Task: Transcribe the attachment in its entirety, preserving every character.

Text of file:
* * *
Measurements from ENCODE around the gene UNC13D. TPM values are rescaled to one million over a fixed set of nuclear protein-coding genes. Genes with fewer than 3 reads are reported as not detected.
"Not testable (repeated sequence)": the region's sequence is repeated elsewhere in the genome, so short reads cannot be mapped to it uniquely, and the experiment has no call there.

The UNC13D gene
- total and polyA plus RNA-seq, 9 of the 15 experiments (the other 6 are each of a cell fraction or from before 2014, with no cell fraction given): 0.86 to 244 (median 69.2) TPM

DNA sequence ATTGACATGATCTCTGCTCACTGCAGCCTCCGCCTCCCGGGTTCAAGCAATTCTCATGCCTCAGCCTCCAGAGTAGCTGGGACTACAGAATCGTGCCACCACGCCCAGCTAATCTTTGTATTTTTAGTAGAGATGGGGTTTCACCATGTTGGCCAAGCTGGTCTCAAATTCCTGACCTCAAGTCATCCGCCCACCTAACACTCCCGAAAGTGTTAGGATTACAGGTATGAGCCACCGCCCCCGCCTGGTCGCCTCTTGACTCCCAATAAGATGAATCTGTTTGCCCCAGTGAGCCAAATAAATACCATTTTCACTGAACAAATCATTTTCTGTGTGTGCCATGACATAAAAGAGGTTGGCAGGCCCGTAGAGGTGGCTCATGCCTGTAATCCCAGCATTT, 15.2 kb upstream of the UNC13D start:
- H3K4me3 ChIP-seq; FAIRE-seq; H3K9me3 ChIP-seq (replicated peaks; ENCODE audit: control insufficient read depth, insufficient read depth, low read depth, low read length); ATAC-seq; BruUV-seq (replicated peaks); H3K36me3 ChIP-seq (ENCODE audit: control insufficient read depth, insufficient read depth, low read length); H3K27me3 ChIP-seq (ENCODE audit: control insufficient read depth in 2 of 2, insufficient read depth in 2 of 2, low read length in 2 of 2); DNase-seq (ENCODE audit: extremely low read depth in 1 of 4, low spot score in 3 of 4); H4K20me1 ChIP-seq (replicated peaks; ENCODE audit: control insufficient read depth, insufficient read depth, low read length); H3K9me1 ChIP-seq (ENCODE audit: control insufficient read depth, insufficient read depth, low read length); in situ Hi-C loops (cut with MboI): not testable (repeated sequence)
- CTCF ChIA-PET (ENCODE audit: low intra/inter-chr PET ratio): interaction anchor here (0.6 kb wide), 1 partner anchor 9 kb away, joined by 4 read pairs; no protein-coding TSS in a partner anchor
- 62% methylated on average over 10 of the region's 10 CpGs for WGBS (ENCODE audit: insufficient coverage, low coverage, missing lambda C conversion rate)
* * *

Measurements from ENCODE around the gene UNC13D. TPM values are rescaled to one million over a fixed set of nuclear protein-coding genes. Genes with fewer than 3 reads are reported as not detected.
"Not testable (repeated sequence)": the region's sequence is repeated elsewhere in the genome, so short reads cannot be mapped to it uniquely, and the experiment has no call there.

The UNC13D gene
- total and polyA plus RNA-seq, 9 of the 15 experiments (the other 6 are each of a cell fraction or from before 2014, with no cell fraction given): 0.86 to 244 (median 69.2) TPM

DNA sequence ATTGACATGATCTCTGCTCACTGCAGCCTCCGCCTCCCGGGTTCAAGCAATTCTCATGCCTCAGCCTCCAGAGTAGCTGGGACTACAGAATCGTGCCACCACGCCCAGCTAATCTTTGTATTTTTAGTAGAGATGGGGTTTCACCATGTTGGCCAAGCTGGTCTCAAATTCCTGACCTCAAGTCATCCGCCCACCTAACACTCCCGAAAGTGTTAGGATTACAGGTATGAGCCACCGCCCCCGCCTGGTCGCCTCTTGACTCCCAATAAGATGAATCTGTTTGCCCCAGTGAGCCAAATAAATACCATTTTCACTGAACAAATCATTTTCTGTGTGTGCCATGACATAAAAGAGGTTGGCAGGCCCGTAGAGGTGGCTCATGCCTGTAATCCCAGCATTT, 15.2 kb upstream of the UNC13D start:
- H3K4me3 ChIP-seq; FAIRE-seq; H3K9me3 ChIP-seq (replicated peaks; ENCODE audit: control insufficient read depth, insufficient read depth, low read depth, low read length); ATAC-seq; BruUV-seq (replicated peaks); H3K36me3 ChIP-seq (ENCODE audit: control insufficient read depth, insufficient read depth, low read length); H3K27me3 ChIP-seq (ENCODE audit: control insufficient read depth in 2 of 2, insufficient read depth in 2 of 2, low read length in 2 of 2); DNase-seq (ENCODE audit: extremely low read depth in 1 of 4, low spot score in 3 of 4); H4K20me1 ChIP-seq (replicated peaks; ENCODE audit: control insufficient read depth, insufficient read depth, low read length); H3K9me1 ChIP-seq (ENCODE audit: control insufficient read depth, insufficient read depth, low read length); in situ Hi-C loops (cut with MboI): not testable (repeated sequence)
- CTCF ChIA-PET (ENCODE audit: low intra/inter-chr PET ratio): interaction anchor here (0.6 kb wide), 1 partner anchor 9 kb away, joined by 4 read pairs; no protein-coding TSS in a partner anchor
- 62% methylated on average over 10 of the region's 10 CpGs for WGBS (ENCODE audit: insufficient coverage, low coverage, missing lambda C conversion rate)